Walking The Green Mile in Bangkok
Officially called the Bangkok Green Bridge, but more commonly known as The Green Mile, I was surprised I had never heard about this skywalk before- I had lived in the city for long enough, and spent countless afternoons chilling out in Lumpini Park. The bridge originally opened 18 years ago and has just undergone a massive restoration project.
Extended in length to 1.6 Kilometres (or one mile) and painted green from top to bottom. The bridge was successfully re-branded. I’d recently brought myself a new camera which I wanted to get to grips with, so I settled on the Green Mile as the perfect candidate for a shooting location.
What is The Green Mile Bangkok
The Green Mile in Bangkok (not to be confused with the Frank Darabont movie)! Is an elevated walkway passing through the urban metropolis of Bangkok. The skybridge is both a cycle path and a walkway- the trail is divided into two sections with one side for cyclists and the other side for those on foot.
The Green Mile connects two of Bangkoks’ most famous parks together, Lumpini Public Park and Benjakiti Park. It’s a fun place for a relaxed walk and to take in the views.
As you walk across the bridge from one park to another. You’ll get a unique insight into the local life of Bangkok’s residents. The route passes directly through a local community living on the canal banks. You’ll notice a huge contrast difference between modern Bangkok with the towering skyscrapers in the background and ‘Authentic’ Bangkok in the foreground, where people would have lived simpler lives.
From the walkway, there are many sights to behold- canals and klongs pass right below. And next to the trail, at some points. Artificial vines have been planted to grow over the top and provide cover and shade on the trail.
I get the feeling however that the local residents were not too keen on the construction of the Bangkok Green Mile- for some their homes were plunging them into total darkness with the walkway constructed above. For others, privacy was taken away with two-story homes now being at eye level from the walkway.
Food Vendors Along The Green Mile
While it’s evident some locals object to the bridge. Other residents along the route have embraced the Green Mile for what it is. Thai entrepreneurship is shining bright here.
About halfway along the bridge, we encountered a sign with instructions to ring the bell. Ring the bell for what, for why? Well, underneath the bridge there are a number of small shops, restaurants and market-type cook-to-order food stalls.
There is an XXL size menu strapped onto the roof of the building below and a pulley system with a rope and bucket.
You ring the bell to get the attention of the guy downstairs, ‘Mr Boy’ was his name(according to the sign). He will then hoist the bucket up on a rope, you write down your order on the notepad and place the money in the bucket. Your food will then be cooked, or items selected and hoisted back up to you on the Green Mile Skybridge! Incredible!
There’s always a business opportunity in Thailand, even on the Green Mile you can get Phad Thai and bottled waters!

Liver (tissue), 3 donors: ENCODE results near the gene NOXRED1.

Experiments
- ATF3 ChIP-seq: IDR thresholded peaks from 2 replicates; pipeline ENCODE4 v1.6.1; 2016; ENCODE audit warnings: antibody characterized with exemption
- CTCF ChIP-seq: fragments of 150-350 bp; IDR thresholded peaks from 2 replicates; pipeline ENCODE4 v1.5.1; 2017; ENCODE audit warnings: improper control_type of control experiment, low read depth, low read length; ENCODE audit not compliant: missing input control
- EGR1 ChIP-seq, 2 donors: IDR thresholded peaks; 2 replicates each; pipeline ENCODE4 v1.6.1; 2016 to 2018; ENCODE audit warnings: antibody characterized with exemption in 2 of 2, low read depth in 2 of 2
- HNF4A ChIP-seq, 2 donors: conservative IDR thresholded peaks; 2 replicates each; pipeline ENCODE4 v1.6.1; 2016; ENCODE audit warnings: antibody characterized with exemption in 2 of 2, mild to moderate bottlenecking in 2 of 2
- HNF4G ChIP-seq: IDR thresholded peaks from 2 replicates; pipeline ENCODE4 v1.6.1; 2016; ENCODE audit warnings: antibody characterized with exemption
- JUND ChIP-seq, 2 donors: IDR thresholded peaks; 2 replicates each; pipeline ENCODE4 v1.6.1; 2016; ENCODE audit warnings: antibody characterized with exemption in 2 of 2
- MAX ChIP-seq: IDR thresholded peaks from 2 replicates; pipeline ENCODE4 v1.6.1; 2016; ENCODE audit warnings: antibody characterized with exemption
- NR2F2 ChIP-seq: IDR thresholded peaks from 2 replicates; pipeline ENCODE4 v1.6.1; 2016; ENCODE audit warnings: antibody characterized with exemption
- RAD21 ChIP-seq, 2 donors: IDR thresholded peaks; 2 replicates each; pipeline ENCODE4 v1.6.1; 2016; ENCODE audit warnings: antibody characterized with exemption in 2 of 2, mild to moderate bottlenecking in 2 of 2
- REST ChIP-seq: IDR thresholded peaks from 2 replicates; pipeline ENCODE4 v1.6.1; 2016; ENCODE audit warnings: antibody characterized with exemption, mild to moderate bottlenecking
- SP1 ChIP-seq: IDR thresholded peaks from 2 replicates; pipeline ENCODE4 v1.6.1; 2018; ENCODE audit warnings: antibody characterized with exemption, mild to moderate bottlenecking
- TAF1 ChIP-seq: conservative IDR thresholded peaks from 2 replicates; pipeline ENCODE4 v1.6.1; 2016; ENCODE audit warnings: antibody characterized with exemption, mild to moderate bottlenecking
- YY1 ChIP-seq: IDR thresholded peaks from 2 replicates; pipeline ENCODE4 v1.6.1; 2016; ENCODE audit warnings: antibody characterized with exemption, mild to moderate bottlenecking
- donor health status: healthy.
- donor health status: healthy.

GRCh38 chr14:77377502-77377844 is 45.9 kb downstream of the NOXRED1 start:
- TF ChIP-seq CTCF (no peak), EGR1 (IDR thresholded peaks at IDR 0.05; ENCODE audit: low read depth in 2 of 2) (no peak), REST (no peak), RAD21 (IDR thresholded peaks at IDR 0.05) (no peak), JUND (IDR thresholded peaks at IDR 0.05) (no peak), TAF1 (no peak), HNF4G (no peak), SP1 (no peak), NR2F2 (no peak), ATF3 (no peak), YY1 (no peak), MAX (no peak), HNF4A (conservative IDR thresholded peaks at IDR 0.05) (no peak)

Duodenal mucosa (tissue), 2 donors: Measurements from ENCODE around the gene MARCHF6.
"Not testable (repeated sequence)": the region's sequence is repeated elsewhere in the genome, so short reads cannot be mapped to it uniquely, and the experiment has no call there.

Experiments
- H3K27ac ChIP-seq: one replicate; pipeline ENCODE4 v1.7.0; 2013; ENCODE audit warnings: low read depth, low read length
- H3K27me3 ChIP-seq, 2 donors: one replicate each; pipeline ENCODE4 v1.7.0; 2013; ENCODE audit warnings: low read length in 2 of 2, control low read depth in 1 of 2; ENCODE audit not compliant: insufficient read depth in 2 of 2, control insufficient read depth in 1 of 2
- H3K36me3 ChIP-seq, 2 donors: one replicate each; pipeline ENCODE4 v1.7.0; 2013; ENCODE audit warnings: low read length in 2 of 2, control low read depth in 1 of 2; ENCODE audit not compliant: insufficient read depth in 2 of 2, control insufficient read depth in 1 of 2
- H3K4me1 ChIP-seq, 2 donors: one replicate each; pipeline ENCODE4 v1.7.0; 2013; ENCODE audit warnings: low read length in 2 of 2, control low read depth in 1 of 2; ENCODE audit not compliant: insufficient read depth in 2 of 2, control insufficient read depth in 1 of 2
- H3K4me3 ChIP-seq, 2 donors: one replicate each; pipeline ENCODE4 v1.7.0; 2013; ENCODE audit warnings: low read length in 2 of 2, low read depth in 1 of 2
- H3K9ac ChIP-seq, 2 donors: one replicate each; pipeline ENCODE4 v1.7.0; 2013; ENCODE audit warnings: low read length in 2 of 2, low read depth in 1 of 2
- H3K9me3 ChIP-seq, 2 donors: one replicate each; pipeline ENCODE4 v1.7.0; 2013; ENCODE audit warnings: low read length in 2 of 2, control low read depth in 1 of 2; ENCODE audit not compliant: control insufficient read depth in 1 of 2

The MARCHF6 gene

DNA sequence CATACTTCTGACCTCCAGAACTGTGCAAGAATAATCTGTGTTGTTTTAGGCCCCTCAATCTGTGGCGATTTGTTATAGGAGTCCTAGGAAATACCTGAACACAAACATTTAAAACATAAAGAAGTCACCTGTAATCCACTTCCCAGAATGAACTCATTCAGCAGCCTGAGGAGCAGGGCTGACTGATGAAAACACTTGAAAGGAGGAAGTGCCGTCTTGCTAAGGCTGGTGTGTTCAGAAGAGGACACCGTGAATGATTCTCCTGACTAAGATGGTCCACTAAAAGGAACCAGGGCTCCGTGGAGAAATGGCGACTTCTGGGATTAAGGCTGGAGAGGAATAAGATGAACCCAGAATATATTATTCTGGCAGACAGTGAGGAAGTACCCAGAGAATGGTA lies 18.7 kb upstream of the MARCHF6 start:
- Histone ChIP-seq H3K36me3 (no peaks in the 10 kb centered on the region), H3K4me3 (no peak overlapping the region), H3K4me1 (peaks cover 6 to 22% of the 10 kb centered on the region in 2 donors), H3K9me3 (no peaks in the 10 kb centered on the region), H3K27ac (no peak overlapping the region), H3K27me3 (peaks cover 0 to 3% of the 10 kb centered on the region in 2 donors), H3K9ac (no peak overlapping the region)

When Did The Green Mile Open
The Bridge between Lumpini Park and Benjakiti Park originally opened back in 1999. But it wasn’t known as the Green Mile then.
As part of the restoration project which was completed in June 2022, the walkway was widened in certain areas and now includes resting points where visitors can take a break, enjoy the scenery, and take photos of the landmarks. The rivers and canals were also cleaned, and the bridge was reinforced to increase its strength and stability. In addition, street lighting was installed, CCTV cameras were added, and stainless steel fences were erected on the bridge.
The most striking change was the new color of the bridge, which was painted a bright shade of green. This color change spanned the entire walkway, giving it the nickname ‘The Green Mile’. While the Bangkok Metropolitan Authority officially named the walkway the ‘Bangkok Green Bridge’, the name ‘Green Mile’ quickly became more popular.
How to Get to The Green Mile
We started the walk from the Lumpini Park side of the Green Mile. The entrance is not obviously marked but it is easy enough to find. To find the entrance to the Bangkok Green Mile, walk to the North Eastern Corner of the park you should see the Lumpini Park School.
There is an exit right next to the school, you’ll need to walk out of Lumpini (actually leave the park onto the road)at the exit and turn to the left. After a few meters, the trail entrance can be seen. It starts with a bright green staircase which cannot be missed.
Public Transport to the Green Mile in Bangkok
We used the Bangkok BTS Skytrain at both ends of the walkway and it was definitely the most convenient mode of transport. We rode the BTS Ttrain to Lumpini and disembarked at Saladaeng Station which is closest. After completing the Green Mile walk, we boarded the BTS train again at Asok Station- a short walk from Benjakiti Park.
How Long is The Green Mile Bangkok
As the name suggests the Green Mile is precisely one Mile Long or 1.6 Kilometers. It is not a long walk and it can be completed in 20 or 30 minutes, but it is a pretty route. We stretched out the walk to more than an hour by stopping along the bridge to take photos and admire the views. We also spent a few hours just hanging out in Benchakiti Park when we arrived turning the walk into an almost full-day activity.
So that’s all you need to know about the Bangkok Green Mile, but if you’re looking for more inspiration for your time in Bangkok you might want to check out these posts too:
- Bangkok’s Unofficial Tourist Attraction: The Airplane Graveyard
- Everything You Need to Know Before Going to Lumpini Park in Bangkok
- How to Get around Bangkok on the BTS Skytrain